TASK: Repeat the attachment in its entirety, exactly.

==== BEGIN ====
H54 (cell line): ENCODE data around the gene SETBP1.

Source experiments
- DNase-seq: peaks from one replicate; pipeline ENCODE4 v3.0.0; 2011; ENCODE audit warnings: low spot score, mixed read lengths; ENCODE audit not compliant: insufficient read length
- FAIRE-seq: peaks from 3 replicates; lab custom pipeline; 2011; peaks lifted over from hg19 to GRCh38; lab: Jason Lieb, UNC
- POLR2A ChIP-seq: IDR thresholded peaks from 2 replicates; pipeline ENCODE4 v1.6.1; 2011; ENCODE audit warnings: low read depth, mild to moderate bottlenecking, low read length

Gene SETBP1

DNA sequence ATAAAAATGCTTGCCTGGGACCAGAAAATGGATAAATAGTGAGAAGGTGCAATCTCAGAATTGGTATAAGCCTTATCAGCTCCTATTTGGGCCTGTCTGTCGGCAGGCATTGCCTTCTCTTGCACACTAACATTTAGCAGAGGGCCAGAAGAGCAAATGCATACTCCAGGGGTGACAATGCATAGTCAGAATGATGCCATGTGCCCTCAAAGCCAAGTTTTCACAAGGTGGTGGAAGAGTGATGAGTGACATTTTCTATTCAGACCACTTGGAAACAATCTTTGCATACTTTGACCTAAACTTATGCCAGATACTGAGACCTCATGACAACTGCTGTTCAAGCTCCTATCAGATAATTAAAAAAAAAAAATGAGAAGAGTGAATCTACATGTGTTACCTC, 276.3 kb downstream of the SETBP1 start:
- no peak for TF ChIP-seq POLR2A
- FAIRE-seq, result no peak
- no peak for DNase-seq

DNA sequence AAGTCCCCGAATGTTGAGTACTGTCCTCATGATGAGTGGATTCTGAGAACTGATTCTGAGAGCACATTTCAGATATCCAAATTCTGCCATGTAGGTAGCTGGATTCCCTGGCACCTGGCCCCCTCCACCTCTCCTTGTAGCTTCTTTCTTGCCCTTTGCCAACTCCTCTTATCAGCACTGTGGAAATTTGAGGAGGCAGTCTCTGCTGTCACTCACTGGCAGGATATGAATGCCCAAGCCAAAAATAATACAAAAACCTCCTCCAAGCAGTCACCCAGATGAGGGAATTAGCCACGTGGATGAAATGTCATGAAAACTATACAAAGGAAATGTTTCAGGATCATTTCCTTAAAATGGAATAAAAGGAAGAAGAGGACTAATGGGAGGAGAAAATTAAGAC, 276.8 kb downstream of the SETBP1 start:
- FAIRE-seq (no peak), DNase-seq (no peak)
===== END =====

H54 (cell line): ENCODE data around the gene SETBP1.

Source experiments
- DNase-seq: peaks from one replicate; pipeline ENCODE4 v3.0.0; 2011; ENCODE audit warnings: low spot score, mixed read lengths; ENCODE audit not compliant: insufficient read length
- FAIRE-seq: peaks from 3 replicates; lab custom pipeline; 2011; peaks lifted over from hg19 to GRCh38; lab: Jason Lieb, UNC
- POLR2A ChIP-seq: IDR thresholded peaks from 2 replicates; pipeline ENCODE4 v1.6.1; 2011; ENCODE audit warnings: low read depth, mild to moderate bottlenecking, low read length

Gene SETBP1

DNA sequence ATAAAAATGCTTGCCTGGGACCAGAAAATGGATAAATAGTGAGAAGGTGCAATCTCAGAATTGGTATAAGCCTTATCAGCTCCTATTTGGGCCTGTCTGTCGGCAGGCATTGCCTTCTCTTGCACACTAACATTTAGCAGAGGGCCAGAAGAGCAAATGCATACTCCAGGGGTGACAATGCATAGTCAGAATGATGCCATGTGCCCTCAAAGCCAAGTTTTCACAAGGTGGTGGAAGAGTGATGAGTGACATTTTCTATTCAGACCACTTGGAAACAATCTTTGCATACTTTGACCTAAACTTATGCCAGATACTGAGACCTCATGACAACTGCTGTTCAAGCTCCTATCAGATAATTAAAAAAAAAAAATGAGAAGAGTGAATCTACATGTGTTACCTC, 276.3 kb downstream of the SETBP1 start:
- no peak for TF ChIP-seq POLR2A
- FAIRE-seq, result no peak
- no peak for DNase-seq

DNA sequence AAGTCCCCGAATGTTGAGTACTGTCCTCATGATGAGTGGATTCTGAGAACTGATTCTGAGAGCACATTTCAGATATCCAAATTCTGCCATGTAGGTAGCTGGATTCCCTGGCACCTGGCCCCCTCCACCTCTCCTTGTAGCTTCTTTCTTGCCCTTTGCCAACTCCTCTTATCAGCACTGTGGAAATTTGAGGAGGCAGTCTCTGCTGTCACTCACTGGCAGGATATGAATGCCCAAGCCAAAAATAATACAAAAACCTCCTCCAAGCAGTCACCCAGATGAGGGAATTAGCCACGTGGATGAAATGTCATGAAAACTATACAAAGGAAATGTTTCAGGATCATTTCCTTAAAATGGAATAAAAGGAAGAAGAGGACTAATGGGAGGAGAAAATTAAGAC, 276.8 kb downstream of the SETBP1 start:
- FAIRE-seq (no peak), DNase-seq (no peak)